Make a Lisp - review

Part of "Make-A-Lisp in Pony" series

  1. Make a Lisp - review
  2. My experience of writing Lisp in Pony

Writing a Lisp is a good learning exercise for a programmer. It will provide you with a deeper understanding of basic concepts: what is lambda, what is closure, what is binding etc. Is it relevant to modern programming (LISP was invented in 1958)? Well yes. First of all, because modern Lisps are quite different from the original version (it got the main revamp in 1975 when Scheme was created). Second, a lot of modern languages borrow basic concepts from Lisp, for example, JavaScript uses some concepts from Scheme: lexical scope, call-by-reference, anonymous functions (sometimes called Lambdas), closures, etc.

Lisp is a very small language, so it is relatively easy to implement. It is packed with good concepts (TCO, garbage collection, closures, etc.).

So I decided to do it. I had previous attempt: write-a-language, it is heavily inspired by lispy. But I didn’t have the motivation to finish it - I implemented basics and then got bored.

This is my second attmept. I decided to follow MAL and use Ponylang to implement it. I don’t have any previous experience in Pony, so I thought it would be a good way to learn it. I’m interested in Pony because it is a very interesting language, but I don’t have any interesting project to use it for. I have no motivation to build a TODO app or echo server - it sounds boring. Any other idea I can think of seems to be very hard to implement. Lisp is a sweet spot - it is fun to implement and not too complex (but not too easy either).

At the moment I implemented 8.5 steps of MAL (out of 10). I kind of get bored and decided to write down my reflection on the exercise.

Confusing bits

MAL is very well structured, but it is confusing in some places. I found an explanation on why it is done the way it is done after I watched conference talk about it - I should have done this before step 1 instead of after step 8. MAL (as a project) is intended as a learning tool for programming language in which you building Lisp, not so much to learn the concept themselves.

So here are my thoughts on MAL. Author made an excellent project, but I would prefer to do some parts differently. This is not a critic, this is just a different point of view.

  1. Parser is done with regular expressions, which complicates the process a lot. It took me a while to get it right in Pony because Regexp is implemented as a library, it is not a native language feature, which means I needed to double escape some characters - first for a string itself, the second time for Regexp. For example, in JavaScript you would write /\\/ in Pony you would write "\\\\". Later I discovered tripled quoted strings """\\""", which don’t need additional escaping. This step was unnecessarily complicated. Instead, I would start with tokenizer based on string splitting, like in Lispy - it should support everything except comments and later I would propose an optional step to implement it with Regexp and maybe the next step could be PEG parser 🤷‍♀️.

  1. There are a lot of unessential things, which add complexity without additional learning experience and are not required for self bootstrapping, for example, vectors, keywords, hash maps (aka hash table, associative array, dictionary, etc.)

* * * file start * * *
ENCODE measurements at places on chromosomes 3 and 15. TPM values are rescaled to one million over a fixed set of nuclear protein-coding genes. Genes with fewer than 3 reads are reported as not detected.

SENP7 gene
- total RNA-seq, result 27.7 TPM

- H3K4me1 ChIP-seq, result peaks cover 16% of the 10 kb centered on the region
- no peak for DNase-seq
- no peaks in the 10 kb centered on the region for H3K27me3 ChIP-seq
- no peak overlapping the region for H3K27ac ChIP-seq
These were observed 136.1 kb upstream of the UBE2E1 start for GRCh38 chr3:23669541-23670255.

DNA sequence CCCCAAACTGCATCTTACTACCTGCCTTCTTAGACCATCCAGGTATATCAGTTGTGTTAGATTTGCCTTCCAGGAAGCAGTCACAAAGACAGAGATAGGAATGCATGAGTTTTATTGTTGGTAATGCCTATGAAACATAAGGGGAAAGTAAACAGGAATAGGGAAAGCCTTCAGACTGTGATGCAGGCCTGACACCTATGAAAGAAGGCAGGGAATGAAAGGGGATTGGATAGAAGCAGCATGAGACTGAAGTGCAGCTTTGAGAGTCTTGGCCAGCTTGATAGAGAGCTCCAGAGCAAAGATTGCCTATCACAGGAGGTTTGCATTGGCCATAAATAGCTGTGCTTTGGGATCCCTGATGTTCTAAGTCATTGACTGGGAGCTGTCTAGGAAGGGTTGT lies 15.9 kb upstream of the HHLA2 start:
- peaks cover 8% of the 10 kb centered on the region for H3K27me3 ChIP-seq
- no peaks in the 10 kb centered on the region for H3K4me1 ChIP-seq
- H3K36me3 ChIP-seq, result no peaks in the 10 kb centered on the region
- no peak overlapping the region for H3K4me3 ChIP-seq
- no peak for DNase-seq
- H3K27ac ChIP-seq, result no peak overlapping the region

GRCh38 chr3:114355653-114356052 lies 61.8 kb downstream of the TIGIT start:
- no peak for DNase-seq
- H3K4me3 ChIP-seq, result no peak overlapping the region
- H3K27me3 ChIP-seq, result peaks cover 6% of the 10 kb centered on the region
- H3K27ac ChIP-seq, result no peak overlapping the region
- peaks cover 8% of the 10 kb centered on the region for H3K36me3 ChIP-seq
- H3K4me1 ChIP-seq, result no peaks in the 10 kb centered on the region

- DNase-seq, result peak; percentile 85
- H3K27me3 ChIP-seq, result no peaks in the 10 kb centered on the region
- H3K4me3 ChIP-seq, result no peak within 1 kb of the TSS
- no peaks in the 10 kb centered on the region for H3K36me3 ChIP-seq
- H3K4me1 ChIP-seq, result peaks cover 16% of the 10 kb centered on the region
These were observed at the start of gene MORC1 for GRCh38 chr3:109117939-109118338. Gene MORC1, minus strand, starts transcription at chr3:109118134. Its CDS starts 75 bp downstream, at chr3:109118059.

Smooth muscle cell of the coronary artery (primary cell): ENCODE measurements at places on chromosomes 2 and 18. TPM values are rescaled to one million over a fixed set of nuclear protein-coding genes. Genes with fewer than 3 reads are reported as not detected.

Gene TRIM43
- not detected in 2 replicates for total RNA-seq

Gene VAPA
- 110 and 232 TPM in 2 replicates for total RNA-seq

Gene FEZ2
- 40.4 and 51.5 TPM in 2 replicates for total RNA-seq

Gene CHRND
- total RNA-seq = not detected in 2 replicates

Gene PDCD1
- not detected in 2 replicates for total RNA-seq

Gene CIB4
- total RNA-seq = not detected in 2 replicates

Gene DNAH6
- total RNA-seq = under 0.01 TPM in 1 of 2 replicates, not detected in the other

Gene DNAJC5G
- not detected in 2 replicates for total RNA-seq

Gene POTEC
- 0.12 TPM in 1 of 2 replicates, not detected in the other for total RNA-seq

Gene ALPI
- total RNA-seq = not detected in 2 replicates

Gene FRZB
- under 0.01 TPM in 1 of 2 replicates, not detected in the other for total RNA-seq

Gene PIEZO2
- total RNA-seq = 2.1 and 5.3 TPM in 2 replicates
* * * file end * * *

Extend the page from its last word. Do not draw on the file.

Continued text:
2. Confusing naming for built-in functions, like cons, prn, etc. I do understand that they are preserved for historical reasons, but if we building new languages as a learning exercise, we can use something more readable. On the bright side, there is no CAR and CDR. Also what * stands for in function names?

  3. A lot of same-ish functions, for example, pr-str, str, prn, println, etc. Instead, I would prefer to have the smallest set possible. This way it would be easier to build the compiler, which would turn Lisp language into the code of a different language, which then can be compiled. For example, Shen requires 46 primitive functions to implement port.

  4. I would outline some things more clear, maybe create separate steps for it. For example, variadic functions, special forms as a separate construct instead of pattern matching in eval, etc.

Good bits

What I liked about MAL is that it “explained” things that I thought were complex, but turned out to be simple, for example

  • tail call optimization (TCO)
  • macros

And I would like to have more of that!

MAL 2.0

What could improved version of MAL look like? Fix confusing parts and add more “scary” things (like TCO and macros):

Gamification is a big part of MAL. There are 10 small-ish steps that lead to a final goal - bootstrapping. We need an account for this with new steps. What the final goal here? For example, TCO is not essential, but without it, you can’t have deep recursions - maybe you can get some kind of additional badge (“achievement”) for every non-essential step.


Another way to make it more fun is to explore alternative ways to approach the same problem. For example, if initially implemented as a special form, but it could be implemented as a macro, or with the help of Church encoding, or as a regular function if the language supports lazy evaluation.

Or if you implemented continuations you can try to reuse them for all control flow structures, like try/throw/catch, loops, etc.

Or can you make a simplified calculator without numbers and native math functions by using Church encoding?

MAL alternatives

Except where otherwise noted, content on this site is licensed under Creative Commons Attribution-NonCommercial-ShareAlike 4.0